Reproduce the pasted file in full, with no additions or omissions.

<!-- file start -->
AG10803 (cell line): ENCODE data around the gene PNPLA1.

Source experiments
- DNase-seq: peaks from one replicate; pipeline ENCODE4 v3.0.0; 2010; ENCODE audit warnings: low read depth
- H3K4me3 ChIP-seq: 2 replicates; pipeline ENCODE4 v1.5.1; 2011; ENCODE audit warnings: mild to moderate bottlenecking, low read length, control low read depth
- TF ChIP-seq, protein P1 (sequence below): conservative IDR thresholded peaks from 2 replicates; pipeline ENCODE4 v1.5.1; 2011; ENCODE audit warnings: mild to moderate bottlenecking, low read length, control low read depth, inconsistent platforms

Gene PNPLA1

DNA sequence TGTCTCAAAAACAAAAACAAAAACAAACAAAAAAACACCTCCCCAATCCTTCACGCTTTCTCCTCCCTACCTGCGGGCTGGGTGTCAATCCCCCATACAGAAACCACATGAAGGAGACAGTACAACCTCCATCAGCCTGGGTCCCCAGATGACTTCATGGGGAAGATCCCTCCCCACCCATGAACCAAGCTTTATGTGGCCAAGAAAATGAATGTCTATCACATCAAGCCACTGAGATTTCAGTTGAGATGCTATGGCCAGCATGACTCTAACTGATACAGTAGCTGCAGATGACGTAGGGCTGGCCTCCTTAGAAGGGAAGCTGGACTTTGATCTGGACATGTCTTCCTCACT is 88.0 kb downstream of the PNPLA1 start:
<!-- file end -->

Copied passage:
AG10803 (cell line): ENCODE data around the gene PNPLA1.

Source experiments
- DNase-seq: peaks from one replicate; pipeline ENCODE4 v3.0.0; 2010; ENCODE audit warnings: low read depth
- H3K4me3 ChIP-seq: 2 replicates; pipeline ENCODE4 v1.5.1; 2011; ENCODE audit warnings: mild to moderate bottlenecking, low read length, control low read depth
- TF ChIP-seq, protein P1 (sequence below): conservative IDR thresholded peaks from 2 replicates; pipeline ENCODE4 v1.5.1; 2011; ENCODE audit warnings: mild to moderate bottlenecking, low read length, control low read depth, inconsistent platforms

Gene PNPLA1

DNA sequence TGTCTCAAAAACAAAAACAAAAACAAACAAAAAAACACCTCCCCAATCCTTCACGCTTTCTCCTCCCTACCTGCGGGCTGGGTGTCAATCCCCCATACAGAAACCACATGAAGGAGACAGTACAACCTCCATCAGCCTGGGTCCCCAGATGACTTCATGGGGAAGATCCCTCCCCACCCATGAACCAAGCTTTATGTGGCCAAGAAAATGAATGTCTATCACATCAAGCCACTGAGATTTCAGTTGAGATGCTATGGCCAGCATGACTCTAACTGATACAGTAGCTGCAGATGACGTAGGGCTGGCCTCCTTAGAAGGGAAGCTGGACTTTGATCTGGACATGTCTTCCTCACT is 88.0 kb downstream of the PNPLA1 start: